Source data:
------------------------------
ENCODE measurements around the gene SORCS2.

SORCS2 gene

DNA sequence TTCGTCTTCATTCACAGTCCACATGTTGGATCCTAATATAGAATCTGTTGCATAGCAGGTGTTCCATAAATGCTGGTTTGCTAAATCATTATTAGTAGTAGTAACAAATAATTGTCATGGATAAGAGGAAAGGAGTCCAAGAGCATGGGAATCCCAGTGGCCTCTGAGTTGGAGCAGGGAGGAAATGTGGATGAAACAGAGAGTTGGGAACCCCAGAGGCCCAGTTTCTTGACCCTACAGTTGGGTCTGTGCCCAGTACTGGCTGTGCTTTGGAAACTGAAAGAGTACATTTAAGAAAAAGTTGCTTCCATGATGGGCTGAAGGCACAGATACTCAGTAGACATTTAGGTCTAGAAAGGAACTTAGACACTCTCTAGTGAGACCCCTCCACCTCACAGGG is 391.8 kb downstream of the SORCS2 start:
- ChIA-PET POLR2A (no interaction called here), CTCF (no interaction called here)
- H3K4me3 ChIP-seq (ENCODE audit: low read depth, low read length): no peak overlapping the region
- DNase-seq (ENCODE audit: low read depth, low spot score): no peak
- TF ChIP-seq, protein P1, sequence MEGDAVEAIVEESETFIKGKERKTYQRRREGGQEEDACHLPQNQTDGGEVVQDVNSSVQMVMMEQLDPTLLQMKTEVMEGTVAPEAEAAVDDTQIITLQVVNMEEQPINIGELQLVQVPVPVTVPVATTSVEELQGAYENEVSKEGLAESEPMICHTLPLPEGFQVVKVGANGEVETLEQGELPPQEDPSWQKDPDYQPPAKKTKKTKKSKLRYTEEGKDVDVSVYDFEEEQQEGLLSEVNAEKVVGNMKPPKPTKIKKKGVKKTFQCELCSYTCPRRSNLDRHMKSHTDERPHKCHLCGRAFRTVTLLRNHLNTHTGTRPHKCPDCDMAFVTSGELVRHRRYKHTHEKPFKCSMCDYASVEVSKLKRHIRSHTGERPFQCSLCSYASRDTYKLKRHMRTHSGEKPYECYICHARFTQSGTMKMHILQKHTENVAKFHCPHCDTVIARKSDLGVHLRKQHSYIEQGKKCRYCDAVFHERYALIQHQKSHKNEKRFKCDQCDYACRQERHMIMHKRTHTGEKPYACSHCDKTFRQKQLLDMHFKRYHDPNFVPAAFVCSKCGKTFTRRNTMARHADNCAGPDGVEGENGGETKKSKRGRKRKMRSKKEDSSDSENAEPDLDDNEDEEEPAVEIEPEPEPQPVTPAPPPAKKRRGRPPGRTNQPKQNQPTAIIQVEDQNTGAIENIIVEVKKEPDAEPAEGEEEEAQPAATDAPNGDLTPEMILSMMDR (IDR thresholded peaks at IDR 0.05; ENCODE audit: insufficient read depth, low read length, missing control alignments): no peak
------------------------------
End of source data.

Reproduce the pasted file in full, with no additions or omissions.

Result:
ENCODE measurements around the gene SORCS2.

SORCS2 gene

DNA sequence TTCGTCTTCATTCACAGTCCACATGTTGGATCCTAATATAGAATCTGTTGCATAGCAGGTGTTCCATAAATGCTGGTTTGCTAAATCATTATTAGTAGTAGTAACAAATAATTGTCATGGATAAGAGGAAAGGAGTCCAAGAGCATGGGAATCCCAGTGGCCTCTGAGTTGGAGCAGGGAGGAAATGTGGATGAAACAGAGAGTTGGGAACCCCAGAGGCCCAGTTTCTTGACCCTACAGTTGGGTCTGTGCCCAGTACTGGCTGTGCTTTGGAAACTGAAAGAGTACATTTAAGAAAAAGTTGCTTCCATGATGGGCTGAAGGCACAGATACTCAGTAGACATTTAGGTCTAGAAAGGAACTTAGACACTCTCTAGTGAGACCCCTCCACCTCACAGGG is 391.8 kb downstream of the SORCS2 start:
- ChIA-PET POLR2A (no interaction called here), CTCF (no interaction called here)
- H3K4me3 ChIP-seq (ENCODE audit: low read depth, low read length): no peak overlapping the region
- DNase-seq (ENCODE audit: low read depth, low spot score): no peak
- TF ChIP-seq, protein P1, sequence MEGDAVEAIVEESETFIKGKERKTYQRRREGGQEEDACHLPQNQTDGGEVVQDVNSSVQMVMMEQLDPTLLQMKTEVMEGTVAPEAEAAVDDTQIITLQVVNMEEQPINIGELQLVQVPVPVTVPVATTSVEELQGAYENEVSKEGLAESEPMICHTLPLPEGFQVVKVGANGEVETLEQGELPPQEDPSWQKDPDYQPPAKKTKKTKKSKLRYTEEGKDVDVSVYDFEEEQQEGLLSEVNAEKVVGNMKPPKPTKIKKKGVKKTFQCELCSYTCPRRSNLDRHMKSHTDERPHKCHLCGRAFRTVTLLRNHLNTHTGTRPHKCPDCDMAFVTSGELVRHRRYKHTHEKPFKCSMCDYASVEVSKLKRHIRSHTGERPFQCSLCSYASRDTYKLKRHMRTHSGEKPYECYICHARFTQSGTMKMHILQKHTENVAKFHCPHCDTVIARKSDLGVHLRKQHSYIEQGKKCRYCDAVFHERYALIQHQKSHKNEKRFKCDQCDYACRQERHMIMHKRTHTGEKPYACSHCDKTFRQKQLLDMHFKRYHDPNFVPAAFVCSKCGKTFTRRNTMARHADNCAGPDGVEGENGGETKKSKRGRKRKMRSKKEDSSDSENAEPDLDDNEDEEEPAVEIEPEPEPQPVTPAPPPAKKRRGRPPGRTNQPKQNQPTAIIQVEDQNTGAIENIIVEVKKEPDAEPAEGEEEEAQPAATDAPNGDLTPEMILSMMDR (IDR thresholded peaks at IDR 0.05; ENCODE audit: insufficient read depth, low read length, missing control alignments): no peak